NGOs tap funds from capital market
They plan to raise capital by issuing zero-coupon bonds, which offer tax waivers
With funds becoming scarce both from local and foreign sources, NGOs have found the capital market a preferred destination to raise money amid the pandemic.
They plan to raise capital for their microfinance programmes by issuing zero-coupon bonds taking advantage of tax waivers.
Zero-coupon bonds do not pay interest during the life of the bonds. Investors are interested in these types of bonds because they can buy these at a deep discount from their face values. The investor will receive the face value amount when the bond "matures" or comes due. Coupon-bearing bonds pay interest from time to time.
The income from zero-coupon bonds is tax-free in Bangladesh if the investor is not a financial institution. In contrast, interest income from bank deposits is taxable for all.
Because of the tax incentive, zero-coupon bonds gained popularity among high net worth individuals and institutional investors over the last decade.
NGOs currently have two windows for funding their microfinance programmes – savings of clients and loans from banks or other institutions.
But NGO clients are finding it difficult to pay back loans amid the pandemic. Besides, the Microfinance Regulatory Authority (MRA) has advised the NGOs to suspend loan collection during the pandemic period. Even then, NGOs are encouraging their clients to pay back the loans, in instalments, if possible.
NGOs will get a better interest rate than bank loans if they raise funds from the capital market at this time.
The Palli Karma-Sahayak Foundation (PKSF), a financial institution founded by the government, also provides loans to NGOs but the amount is not enough to meet the current demand.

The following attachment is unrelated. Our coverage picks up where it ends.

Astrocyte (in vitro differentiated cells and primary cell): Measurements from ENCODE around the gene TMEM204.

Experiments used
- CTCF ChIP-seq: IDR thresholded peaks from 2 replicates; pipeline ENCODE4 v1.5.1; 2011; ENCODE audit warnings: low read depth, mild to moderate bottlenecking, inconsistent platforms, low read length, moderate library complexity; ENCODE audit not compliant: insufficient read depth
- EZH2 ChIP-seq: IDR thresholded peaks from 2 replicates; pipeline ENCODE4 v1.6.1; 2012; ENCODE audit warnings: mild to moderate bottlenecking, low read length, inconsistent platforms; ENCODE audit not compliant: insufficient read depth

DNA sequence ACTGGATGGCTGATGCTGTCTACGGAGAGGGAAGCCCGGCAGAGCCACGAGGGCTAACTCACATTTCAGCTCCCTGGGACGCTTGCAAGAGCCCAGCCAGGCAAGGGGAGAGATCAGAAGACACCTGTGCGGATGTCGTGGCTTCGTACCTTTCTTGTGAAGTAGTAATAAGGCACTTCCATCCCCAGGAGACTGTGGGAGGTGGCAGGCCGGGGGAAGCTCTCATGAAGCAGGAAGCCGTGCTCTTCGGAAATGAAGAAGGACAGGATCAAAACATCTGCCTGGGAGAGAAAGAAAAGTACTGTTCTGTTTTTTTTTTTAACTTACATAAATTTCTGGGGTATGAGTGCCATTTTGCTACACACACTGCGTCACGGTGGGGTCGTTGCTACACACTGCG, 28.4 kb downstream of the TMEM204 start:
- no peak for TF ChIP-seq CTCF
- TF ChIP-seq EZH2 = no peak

Brac, the world's largest NGO, has already received the securities regulator's approval to issue a Tk1,350 crore bond to expand its rural and urban businesses.
Sajida Foundation has also got the regulator's nod to issue Bangladesh's first-ever green bond worth Tk100 crore to ensure environmental development.
Thengamara Mohila Sabuj Sangha and Buro Bangladesh recently applied to the Bangladesh Securities and Exchange Commission to issue zero-coupon bonds.
Established in 1964, Thengamara Mohila Sabuj Sangha wants to issue Tk200 crore non-convertible, women empowerment, zero-coupon bonds through private placements. Its total income was Tk783.27 crore in 2019.
Buro Bangladesh, founded in 1990, wants to issue Tk150 crore non-convertible, unsecured, fully redeemable, zero-coupon bonds. Its total income was Tk1,388.21 crore in the fiscal 2019-20.
A few more NGOs are also interested in issuing bonds and investing in microfinance.
Md Aminul Islam, deputy executive director (finance) of Thengamara Mohila Sabuj Sangha, said, "We need more funds to expand the microcredit sector. Compared to other options, the capital market is now the perfect source of funds for NGOs."
It will create a new window for Thengamara Mohila Sabuj Sangha and help get more local and international exposure, he added.
Professor Shibli Rubayat-Ul-Islam, chairman of the securities regulator, said they welcome the initiative to strengthen the country's economy.
To strengthen microfinance, some NGOs recently took the initiative to raise money through bonds, and this is positive for the capital market, he added.
"We are giving these NGOs the opportunity to get involved in the stock market so that they can easily raise funds, which is not going to be easy from other sources amid the pandemic," he added.